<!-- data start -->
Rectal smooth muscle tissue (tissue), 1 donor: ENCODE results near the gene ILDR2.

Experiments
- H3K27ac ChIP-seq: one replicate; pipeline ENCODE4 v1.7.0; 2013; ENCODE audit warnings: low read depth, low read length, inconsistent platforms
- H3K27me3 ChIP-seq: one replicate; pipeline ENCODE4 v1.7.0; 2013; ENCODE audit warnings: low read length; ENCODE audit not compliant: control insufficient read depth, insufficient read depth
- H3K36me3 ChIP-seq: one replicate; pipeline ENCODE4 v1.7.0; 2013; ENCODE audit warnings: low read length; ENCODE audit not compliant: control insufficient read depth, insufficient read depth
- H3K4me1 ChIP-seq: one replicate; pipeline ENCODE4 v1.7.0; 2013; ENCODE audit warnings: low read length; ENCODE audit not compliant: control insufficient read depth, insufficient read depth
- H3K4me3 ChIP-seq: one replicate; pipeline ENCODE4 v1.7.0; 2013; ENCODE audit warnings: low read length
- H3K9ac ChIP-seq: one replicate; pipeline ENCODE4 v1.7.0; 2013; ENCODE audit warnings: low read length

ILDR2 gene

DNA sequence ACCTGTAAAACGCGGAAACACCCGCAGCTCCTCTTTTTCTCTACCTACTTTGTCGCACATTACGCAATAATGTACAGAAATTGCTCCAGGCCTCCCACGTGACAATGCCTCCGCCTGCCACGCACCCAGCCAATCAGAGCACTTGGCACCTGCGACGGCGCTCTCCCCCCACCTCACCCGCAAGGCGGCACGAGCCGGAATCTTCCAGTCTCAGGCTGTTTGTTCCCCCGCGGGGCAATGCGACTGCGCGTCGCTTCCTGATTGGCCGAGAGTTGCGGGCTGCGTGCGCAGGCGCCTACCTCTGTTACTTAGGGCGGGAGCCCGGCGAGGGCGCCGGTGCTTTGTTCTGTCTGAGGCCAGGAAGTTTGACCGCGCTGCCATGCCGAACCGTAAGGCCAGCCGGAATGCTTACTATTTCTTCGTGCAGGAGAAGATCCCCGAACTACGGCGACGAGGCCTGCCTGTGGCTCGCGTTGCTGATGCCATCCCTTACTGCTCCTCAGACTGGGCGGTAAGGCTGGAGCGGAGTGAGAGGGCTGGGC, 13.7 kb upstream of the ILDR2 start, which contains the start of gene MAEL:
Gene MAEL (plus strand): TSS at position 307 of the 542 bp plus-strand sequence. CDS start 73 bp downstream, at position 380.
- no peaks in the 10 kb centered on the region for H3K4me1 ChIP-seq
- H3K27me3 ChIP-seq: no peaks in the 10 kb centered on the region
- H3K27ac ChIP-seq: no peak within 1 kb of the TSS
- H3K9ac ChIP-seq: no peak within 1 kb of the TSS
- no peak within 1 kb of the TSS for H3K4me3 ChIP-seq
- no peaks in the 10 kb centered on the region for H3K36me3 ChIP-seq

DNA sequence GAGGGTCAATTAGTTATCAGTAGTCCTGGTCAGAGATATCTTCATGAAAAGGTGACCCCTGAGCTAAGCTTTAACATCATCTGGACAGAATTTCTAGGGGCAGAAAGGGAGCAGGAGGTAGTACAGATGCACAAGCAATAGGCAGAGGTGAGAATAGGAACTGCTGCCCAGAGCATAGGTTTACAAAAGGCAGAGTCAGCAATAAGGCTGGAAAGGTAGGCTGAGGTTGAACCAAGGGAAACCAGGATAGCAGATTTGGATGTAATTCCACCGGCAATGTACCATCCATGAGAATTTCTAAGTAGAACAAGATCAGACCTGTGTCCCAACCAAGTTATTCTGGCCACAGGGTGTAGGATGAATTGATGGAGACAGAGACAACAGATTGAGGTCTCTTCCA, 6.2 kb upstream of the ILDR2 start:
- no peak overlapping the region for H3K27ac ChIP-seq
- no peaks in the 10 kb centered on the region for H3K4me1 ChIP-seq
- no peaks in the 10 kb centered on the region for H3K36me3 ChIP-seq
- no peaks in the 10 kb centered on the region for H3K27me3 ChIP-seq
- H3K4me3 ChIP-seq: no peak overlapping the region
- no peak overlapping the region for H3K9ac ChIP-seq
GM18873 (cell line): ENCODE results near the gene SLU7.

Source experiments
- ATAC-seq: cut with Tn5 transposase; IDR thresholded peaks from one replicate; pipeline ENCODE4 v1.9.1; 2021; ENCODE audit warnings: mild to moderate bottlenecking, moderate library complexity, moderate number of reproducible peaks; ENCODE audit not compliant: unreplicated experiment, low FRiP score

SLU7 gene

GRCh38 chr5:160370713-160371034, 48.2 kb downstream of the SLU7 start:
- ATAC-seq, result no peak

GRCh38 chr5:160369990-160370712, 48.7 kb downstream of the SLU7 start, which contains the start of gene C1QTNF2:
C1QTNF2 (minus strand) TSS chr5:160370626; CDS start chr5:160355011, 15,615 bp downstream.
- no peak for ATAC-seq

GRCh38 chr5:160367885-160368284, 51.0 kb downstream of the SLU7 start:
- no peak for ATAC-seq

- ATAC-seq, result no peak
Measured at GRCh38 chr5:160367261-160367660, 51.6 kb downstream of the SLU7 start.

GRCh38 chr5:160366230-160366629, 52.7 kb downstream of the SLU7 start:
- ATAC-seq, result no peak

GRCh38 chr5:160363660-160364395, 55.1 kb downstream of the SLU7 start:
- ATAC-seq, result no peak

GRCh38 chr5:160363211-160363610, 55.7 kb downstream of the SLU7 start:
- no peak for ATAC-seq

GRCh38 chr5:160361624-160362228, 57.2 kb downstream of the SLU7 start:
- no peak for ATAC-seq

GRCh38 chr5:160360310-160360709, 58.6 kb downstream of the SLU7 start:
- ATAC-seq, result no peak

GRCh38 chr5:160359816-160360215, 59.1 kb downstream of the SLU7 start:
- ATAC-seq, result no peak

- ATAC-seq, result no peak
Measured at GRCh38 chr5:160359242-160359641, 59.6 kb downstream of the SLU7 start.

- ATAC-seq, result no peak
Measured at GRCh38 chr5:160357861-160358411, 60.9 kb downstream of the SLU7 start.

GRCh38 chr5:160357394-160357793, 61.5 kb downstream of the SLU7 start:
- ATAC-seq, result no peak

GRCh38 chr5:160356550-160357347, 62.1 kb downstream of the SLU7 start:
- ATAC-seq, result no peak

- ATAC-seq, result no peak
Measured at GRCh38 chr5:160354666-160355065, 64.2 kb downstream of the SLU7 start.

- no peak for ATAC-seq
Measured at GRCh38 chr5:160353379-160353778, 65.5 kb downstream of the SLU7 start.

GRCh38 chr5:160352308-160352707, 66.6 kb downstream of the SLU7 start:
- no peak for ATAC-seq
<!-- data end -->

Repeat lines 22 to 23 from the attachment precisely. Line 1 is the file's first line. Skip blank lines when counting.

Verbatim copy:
- no peaks in the 10 kb centered on the region for H3K27me3 ChIP-seq
- H3K4me3 ChIP-seq: no peak overlapping the region